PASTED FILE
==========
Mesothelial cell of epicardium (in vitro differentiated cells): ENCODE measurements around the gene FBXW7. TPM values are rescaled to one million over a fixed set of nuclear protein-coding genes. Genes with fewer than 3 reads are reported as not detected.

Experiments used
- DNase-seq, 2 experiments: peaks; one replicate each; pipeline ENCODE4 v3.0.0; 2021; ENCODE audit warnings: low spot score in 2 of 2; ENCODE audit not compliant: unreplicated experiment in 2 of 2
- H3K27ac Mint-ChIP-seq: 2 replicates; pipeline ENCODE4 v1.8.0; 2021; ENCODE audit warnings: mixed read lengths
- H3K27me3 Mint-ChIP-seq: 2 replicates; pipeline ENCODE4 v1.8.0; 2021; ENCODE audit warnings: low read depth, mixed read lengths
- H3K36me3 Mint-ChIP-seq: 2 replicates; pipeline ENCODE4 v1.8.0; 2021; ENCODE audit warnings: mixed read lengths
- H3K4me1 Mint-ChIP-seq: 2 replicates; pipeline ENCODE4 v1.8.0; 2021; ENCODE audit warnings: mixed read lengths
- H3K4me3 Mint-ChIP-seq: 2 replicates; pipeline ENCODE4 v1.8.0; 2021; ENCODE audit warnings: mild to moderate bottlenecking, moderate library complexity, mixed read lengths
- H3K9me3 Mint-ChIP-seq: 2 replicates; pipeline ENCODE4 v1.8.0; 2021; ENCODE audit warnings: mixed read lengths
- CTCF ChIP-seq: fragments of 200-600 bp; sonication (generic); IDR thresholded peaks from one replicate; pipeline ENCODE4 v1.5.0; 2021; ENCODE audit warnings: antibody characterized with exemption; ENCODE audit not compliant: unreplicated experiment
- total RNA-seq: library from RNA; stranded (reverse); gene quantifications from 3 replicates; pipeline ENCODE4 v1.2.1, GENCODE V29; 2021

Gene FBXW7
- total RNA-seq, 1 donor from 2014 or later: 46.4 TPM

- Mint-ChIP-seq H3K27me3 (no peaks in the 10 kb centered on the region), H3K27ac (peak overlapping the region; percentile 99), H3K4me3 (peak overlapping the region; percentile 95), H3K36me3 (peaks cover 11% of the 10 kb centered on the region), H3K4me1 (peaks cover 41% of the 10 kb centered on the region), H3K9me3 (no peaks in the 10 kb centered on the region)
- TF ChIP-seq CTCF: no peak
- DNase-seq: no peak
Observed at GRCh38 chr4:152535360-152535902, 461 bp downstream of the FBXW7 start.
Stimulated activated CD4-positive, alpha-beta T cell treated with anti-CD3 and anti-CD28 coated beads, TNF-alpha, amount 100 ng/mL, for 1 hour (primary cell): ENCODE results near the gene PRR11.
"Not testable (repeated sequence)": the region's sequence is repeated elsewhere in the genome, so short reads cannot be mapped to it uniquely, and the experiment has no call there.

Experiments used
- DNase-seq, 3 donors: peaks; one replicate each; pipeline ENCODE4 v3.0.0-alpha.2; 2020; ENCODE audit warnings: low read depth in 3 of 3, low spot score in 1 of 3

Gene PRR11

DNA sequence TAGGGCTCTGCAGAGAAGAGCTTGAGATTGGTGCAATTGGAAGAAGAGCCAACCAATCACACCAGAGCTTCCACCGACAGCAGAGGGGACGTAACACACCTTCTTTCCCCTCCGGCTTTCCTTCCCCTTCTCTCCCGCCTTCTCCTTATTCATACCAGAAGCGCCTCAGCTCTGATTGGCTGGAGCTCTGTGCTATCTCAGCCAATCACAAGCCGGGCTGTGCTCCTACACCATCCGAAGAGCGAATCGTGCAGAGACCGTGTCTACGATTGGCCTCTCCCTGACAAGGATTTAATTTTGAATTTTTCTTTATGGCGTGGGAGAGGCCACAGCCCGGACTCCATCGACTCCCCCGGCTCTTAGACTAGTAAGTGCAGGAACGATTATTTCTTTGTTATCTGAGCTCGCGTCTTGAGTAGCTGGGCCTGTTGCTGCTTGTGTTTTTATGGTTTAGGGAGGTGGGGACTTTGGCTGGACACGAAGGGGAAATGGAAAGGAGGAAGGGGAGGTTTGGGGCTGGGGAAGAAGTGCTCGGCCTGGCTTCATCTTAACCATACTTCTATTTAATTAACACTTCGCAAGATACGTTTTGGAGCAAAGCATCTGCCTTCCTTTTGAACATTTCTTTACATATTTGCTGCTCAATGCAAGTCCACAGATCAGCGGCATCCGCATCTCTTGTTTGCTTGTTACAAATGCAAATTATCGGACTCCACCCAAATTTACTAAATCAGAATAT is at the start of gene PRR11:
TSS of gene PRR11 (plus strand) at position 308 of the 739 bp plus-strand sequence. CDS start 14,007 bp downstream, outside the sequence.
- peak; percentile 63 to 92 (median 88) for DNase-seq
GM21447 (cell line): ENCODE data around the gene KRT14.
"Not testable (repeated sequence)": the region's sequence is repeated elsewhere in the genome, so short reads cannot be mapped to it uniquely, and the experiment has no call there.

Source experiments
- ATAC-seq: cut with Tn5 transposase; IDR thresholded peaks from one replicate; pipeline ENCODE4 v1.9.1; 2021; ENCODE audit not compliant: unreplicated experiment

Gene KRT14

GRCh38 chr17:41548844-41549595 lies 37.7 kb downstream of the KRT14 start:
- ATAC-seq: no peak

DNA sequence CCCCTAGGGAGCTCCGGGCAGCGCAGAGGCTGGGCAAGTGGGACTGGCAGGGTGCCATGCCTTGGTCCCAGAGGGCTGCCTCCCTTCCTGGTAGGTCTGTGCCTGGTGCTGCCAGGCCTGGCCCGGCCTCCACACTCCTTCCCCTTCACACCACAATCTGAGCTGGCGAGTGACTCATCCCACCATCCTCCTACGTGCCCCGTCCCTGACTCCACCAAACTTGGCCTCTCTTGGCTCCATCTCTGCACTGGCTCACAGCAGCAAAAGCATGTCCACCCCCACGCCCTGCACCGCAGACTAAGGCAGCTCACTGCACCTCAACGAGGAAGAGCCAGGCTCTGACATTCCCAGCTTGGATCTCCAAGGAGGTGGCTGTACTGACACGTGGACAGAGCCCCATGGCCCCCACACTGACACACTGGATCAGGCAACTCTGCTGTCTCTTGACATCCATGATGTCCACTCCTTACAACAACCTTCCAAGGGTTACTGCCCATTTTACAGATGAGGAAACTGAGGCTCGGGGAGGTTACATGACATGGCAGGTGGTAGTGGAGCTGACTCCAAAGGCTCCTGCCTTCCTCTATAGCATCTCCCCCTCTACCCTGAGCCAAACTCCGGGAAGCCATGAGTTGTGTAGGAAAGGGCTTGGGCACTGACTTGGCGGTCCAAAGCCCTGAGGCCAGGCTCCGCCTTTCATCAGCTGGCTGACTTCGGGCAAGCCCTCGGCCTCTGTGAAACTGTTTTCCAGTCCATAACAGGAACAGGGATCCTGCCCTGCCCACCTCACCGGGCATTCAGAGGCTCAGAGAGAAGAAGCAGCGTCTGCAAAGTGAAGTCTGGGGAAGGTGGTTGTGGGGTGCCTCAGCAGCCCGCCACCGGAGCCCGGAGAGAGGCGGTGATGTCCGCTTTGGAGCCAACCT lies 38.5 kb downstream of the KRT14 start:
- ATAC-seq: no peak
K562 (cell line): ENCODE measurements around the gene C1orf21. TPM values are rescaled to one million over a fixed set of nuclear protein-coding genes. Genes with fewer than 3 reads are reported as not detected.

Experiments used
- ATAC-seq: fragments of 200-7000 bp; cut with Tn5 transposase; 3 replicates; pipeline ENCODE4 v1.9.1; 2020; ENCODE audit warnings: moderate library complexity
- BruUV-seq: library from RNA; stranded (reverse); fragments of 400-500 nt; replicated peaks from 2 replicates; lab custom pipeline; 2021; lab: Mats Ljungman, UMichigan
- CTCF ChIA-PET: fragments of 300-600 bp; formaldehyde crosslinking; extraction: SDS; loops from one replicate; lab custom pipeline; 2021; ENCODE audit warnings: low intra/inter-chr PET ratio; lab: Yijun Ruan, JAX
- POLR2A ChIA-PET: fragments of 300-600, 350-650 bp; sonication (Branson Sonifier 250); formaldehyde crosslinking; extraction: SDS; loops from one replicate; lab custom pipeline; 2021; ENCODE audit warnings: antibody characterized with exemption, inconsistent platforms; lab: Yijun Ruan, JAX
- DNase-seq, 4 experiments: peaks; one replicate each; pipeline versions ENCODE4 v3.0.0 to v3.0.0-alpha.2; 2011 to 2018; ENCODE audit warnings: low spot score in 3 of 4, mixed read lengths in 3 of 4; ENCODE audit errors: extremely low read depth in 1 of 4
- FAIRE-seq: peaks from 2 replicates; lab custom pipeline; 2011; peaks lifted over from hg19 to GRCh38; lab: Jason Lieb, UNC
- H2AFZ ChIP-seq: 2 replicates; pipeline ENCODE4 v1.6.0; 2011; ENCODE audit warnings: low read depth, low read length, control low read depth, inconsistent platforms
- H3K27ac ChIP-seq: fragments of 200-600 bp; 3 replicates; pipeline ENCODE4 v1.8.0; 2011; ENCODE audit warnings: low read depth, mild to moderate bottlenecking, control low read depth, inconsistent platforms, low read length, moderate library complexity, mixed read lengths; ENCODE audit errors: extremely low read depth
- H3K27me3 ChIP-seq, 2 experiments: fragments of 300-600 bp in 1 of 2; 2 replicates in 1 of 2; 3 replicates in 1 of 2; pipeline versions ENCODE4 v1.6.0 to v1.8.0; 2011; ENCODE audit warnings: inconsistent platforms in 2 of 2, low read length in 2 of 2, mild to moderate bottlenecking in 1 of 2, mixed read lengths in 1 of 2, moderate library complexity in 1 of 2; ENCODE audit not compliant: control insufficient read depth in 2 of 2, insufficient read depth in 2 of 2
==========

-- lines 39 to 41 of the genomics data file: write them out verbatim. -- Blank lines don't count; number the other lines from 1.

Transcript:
- CTCF ChIA-PET: fragments of 300-600 bp; formaldehyde crosslinking; extraction: SDS; loops from one replicate; lab custom pipeline; 2021; ENCODE audit warnings: low intra/inter-chr PET ratio; lab: Yijun Ruan, JAX
- POLR2A ChIA-PET: fragments of 300-600, 350-650 bp; sonication (Branson Sonifier 250); formaldehyde crosslinking; extraction: SDS; loops from one replicate; lab custom pipeline; 2021; ENCODE audit warnings: antibody characterized with exemption, inconsistent platforms; lab: Yijun Ruan, JAX
- DNase-seq, 4 experiments: peaks; one replicate each; pipeline versions ENCODE4 v3.0.0 to v3.0.0-alpha.2; 2011 to 2018; ENCODE audit warnings: low spot score in 3 of 4, mixed read lengths in 3 of 4; ENCODE audit errors: extremely low read depth in 1 of 4